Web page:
What are Buddhist Ethics?

The Buddhist Precepts

The five ethical precepts practised by Buddhists are principles that emulate the spontaneous behavior of an Enlightened being and are based in a deep sense of interconnectedness and love. The five precepts, which we usually chant together in a language called Pali, are translated as follows into English:

  1. I undertake to abstain from taking or harming life.
  2. I undertake to abstain from taking what is not freely given.
  3. I undertake to abstain from causing harm through sexuality.
  4. I undertake to abstain from false speech.
  5. I undertake to abstain from taking intoxicants that dull the mind.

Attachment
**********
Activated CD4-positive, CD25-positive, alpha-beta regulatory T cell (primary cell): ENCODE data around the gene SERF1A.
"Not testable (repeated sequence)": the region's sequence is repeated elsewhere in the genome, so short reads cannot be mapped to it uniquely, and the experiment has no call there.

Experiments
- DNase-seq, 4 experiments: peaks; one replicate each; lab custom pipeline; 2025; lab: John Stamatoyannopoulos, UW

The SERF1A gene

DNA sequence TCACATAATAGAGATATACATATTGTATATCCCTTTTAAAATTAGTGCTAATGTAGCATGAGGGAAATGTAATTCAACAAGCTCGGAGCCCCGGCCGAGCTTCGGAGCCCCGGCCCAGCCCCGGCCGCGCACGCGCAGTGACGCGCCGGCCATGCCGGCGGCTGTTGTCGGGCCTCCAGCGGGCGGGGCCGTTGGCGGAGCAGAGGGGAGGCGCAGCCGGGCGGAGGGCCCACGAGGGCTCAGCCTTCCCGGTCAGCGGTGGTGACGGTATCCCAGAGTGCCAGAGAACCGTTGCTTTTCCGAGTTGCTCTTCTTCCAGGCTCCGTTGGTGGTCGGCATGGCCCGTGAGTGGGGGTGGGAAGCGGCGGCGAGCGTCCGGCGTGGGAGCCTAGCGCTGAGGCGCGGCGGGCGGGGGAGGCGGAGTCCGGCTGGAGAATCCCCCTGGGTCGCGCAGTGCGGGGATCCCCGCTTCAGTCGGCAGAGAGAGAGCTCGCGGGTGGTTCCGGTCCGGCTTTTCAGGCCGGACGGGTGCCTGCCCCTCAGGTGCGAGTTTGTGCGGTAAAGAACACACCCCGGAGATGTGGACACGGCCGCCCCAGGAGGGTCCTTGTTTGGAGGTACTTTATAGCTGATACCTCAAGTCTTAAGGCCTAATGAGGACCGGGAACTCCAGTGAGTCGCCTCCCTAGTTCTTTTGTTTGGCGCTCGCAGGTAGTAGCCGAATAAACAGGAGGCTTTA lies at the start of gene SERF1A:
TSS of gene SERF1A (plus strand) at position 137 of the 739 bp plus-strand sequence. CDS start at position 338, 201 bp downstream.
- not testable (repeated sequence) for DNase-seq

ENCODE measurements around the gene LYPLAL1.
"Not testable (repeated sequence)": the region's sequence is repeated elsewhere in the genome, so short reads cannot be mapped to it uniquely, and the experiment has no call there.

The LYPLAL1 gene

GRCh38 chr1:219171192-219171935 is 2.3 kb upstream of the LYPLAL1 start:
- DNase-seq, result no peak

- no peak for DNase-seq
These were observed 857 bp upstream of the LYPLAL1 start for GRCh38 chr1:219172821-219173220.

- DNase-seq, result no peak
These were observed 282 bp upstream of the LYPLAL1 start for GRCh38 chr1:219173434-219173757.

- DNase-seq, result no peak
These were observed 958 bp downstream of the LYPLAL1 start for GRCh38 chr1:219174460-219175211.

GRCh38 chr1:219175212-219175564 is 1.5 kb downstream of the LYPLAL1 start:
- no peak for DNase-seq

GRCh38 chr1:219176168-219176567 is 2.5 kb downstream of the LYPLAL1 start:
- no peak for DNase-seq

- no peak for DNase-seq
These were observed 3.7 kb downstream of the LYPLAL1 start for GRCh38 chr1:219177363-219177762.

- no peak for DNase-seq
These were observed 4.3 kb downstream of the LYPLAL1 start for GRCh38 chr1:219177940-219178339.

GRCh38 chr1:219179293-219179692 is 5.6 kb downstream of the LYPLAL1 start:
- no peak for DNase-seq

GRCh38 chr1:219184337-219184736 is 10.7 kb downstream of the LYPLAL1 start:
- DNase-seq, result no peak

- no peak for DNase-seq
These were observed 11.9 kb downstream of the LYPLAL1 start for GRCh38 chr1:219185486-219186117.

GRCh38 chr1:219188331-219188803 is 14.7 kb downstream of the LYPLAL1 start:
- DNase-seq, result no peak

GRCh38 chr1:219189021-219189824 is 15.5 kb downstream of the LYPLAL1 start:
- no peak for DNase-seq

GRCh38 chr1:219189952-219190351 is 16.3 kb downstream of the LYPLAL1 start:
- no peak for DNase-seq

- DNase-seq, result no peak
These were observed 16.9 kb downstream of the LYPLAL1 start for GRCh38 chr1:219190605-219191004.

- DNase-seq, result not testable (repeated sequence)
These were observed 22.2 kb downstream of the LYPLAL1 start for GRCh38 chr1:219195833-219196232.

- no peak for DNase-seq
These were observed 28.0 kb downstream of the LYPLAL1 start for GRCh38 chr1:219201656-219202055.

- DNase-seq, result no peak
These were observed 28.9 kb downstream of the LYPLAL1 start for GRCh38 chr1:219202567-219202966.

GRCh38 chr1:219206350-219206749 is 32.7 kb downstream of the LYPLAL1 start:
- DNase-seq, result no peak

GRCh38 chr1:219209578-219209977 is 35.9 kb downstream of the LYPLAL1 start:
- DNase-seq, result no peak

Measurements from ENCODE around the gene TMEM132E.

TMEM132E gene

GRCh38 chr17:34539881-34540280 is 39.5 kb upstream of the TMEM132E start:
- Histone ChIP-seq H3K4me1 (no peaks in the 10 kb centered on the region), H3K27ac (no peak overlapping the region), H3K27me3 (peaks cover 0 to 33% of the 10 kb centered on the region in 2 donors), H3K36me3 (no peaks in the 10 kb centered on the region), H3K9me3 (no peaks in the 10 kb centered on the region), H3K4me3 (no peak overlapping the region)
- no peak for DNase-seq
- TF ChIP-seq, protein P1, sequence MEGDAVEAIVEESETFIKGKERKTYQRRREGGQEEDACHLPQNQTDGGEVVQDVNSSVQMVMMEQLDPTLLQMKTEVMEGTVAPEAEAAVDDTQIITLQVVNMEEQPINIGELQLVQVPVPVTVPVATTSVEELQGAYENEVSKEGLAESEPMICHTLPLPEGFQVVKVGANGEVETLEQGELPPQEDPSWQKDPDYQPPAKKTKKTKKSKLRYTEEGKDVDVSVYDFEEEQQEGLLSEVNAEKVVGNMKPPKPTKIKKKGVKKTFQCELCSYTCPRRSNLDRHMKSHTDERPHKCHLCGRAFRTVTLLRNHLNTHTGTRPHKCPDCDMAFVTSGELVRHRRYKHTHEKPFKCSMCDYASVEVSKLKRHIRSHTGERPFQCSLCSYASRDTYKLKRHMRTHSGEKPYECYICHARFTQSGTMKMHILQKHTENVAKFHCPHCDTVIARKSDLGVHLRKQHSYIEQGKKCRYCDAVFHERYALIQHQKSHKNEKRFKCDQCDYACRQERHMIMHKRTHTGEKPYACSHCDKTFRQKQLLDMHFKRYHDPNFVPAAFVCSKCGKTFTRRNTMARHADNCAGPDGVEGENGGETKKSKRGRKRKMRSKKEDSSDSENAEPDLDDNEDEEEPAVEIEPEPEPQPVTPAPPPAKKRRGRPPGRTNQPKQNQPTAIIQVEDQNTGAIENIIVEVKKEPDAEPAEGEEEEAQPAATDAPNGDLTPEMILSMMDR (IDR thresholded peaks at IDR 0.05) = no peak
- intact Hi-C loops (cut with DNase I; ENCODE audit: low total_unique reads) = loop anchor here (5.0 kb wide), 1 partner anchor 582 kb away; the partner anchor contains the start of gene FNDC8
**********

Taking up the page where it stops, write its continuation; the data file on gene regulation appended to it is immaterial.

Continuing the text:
The positive counterparts are stated as follows:

  1. With deeds of loving kindness, I purify my body.
  2. With open-handed generosity, I purify my body.
  3. With stillness, simplicity and contentment, I purify my body.
  4. With truthful communication, I purify my speech.
  5. With mindfulness clear and radiant, I purify my mind.

Ethics is the first part of what is known as the Threefold Path, which is Ethics, Meditation, and Wisdom. To know what the precepts are getting at will probably mean getting a basic understanding and experience of Buddhism and Buddhist practice. Ethics is one of the subjects covered in our 6-week Introduction to Buddhism course.